Archive for January, 2009

Stupidity and Health

Thursday, January 29th, 2009

I have been accompanied the past few days by a team of strolling violinists everywhere I go, playing the same sad, woe-is-me tune. This melancholy melody played particularly loudly yesterday when I dragged two trash cans to the end of the driveway as the sun set in the bitter cold. Then I returned for two more heavily loaded recycling cans which I heaved panting, sneezing and coughing for a total distance of well over 600 yards. I know this last fact because I took the liberty of bringing a yard stick with me the second time and measuring to ensure accuracy. I have the flu with all the nasty symptoms which I firmly believe were brought about my own momentarily weak mind and stupidity.

First, in all fairness, none of my homeboys were…well, at home;  I could have waited, but didn’t. One son came home just after I manually hauled the last two, particularly cumbersome, cans down. He waited and offered me a ride back up which I declined, just so I could display my prowess at grabbing myself by the scruff of the neck and dragging my limp body up our dirt and pebble studded driveway to make my point. But of course, such points go completely unnoticed by children.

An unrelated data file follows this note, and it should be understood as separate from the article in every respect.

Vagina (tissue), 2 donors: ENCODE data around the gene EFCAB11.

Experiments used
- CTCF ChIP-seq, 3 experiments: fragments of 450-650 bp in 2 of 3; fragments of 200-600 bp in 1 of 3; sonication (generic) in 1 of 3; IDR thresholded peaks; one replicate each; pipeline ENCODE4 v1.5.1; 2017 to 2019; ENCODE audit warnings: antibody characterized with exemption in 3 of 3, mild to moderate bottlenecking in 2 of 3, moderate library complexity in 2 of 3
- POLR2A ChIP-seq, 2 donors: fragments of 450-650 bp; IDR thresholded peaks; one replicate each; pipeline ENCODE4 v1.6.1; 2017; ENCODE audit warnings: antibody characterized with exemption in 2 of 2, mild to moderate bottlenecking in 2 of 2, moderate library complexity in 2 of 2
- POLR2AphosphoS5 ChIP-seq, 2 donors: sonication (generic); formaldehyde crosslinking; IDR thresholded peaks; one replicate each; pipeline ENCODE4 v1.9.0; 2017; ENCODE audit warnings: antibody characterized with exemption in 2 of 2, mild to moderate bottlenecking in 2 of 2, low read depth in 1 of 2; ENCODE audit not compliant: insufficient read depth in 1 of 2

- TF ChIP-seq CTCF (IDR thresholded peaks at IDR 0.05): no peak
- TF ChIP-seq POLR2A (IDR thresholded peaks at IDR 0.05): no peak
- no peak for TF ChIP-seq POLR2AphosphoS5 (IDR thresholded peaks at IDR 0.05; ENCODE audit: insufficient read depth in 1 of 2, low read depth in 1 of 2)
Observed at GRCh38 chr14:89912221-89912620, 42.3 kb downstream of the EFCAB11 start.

What is the purpose of this melodramatic, somewhat affected post? It’s to remind us, myself in particular, that our state of mind affects our health. Whenever I’m angry, upset, or bothered, almost immediately, I get a sudden rash, headache, or in this case, succumbed to a cold. What we carry around in our minds and what comes out in our words can impact our health. I have no carefully gathered statistics or conclusive studies on this matter. Only exhibit A: myself.